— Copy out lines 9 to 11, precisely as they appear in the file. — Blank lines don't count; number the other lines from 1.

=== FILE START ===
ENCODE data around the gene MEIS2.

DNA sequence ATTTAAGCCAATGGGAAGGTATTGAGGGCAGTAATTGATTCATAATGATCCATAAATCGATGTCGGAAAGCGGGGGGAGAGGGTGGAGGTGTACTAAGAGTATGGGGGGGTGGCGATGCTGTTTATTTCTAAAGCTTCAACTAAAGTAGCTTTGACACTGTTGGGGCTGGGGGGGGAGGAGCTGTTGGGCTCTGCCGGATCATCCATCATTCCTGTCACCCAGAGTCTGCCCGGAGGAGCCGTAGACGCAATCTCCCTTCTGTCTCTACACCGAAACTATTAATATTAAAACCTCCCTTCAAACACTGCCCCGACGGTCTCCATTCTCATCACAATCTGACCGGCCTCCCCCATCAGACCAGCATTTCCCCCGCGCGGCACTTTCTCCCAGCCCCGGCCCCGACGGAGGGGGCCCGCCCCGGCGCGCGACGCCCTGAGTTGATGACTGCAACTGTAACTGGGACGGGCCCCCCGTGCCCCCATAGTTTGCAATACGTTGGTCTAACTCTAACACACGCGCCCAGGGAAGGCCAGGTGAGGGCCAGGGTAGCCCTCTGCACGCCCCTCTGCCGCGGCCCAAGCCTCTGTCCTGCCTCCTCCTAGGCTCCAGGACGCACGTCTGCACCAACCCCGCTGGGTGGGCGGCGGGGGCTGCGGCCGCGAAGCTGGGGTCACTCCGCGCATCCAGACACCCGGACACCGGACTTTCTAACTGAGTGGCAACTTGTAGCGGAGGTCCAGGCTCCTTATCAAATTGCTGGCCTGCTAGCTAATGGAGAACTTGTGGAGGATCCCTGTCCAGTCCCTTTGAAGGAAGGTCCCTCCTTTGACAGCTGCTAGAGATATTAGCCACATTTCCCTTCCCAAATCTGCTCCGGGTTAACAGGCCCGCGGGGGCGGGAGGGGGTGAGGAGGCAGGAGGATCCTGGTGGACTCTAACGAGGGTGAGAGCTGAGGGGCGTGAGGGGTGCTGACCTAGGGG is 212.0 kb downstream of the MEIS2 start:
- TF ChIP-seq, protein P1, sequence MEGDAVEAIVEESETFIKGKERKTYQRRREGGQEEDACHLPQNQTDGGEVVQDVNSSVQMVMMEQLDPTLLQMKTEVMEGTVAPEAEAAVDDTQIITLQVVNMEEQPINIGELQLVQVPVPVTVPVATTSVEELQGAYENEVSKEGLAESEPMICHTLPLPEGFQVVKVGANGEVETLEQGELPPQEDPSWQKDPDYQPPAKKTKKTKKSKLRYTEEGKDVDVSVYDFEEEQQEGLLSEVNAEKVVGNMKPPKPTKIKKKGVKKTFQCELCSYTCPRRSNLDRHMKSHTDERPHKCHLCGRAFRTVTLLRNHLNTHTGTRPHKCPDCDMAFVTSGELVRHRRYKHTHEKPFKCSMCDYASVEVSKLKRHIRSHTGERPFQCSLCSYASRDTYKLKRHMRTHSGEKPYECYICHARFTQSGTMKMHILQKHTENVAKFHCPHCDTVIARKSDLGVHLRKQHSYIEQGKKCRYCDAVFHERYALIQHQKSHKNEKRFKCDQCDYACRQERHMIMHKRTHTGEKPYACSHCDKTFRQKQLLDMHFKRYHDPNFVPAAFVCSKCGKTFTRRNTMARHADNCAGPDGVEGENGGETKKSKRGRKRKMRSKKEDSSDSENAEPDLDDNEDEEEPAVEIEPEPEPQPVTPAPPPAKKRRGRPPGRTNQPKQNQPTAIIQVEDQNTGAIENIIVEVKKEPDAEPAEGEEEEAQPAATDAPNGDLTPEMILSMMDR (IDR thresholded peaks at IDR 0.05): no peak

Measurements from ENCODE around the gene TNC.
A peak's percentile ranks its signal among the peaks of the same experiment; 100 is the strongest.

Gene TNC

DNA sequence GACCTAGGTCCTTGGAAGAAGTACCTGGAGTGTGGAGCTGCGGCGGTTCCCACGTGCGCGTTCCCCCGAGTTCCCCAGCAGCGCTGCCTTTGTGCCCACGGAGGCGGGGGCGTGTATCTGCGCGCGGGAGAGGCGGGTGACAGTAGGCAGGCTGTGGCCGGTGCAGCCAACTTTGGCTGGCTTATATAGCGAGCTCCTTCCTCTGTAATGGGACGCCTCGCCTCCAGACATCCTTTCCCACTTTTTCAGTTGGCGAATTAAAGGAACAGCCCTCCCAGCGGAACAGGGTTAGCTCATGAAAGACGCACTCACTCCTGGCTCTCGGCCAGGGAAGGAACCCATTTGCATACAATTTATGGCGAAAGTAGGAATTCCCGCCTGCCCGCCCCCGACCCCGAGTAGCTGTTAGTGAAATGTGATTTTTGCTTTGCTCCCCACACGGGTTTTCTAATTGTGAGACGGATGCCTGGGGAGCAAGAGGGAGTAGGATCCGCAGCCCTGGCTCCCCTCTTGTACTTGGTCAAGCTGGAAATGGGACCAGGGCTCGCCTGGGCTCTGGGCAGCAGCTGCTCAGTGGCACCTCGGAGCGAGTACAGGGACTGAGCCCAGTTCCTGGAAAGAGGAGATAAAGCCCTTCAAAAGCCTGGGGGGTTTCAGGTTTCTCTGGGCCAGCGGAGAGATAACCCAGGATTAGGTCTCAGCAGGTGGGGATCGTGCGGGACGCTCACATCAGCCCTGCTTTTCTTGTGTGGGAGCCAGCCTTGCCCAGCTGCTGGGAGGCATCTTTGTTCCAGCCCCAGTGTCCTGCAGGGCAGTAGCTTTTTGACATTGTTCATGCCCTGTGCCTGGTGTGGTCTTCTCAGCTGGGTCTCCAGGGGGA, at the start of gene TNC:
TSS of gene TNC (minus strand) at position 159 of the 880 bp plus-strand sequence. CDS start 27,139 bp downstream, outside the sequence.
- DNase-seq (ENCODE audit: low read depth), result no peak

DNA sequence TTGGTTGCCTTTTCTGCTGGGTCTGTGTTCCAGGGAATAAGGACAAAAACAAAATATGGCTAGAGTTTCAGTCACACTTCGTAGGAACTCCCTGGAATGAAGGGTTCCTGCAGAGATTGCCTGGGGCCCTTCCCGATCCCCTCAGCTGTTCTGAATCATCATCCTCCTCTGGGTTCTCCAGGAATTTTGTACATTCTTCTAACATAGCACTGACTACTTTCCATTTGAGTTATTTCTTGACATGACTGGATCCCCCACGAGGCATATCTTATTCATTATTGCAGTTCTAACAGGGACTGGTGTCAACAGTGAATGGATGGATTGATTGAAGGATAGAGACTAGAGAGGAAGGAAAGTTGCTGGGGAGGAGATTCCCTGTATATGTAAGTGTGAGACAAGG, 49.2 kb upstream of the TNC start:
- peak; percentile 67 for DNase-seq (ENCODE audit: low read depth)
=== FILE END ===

- DNase-seq (ENCODE audit: low read depth), result no peak

DNA sequence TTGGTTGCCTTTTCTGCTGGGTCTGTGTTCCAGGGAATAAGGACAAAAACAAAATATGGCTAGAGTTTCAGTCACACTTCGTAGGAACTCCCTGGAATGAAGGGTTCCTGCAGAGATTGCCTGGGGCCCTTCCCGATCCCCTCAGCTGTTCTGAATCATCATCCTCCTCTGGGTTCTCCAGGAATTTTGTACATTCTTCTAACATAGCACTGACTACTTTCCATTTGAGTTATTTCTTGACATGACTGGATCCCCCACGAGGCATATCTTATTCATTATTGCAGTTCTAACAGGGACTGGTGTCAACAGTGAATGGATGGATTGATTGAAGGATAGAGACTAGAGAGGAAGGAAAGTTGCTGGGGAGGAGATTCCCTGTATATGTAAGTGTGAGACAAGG, 49.2 kb upstream of the TNC start:
- peak; percentile 67 for DNase-seq (ENCODE audit: low read depth)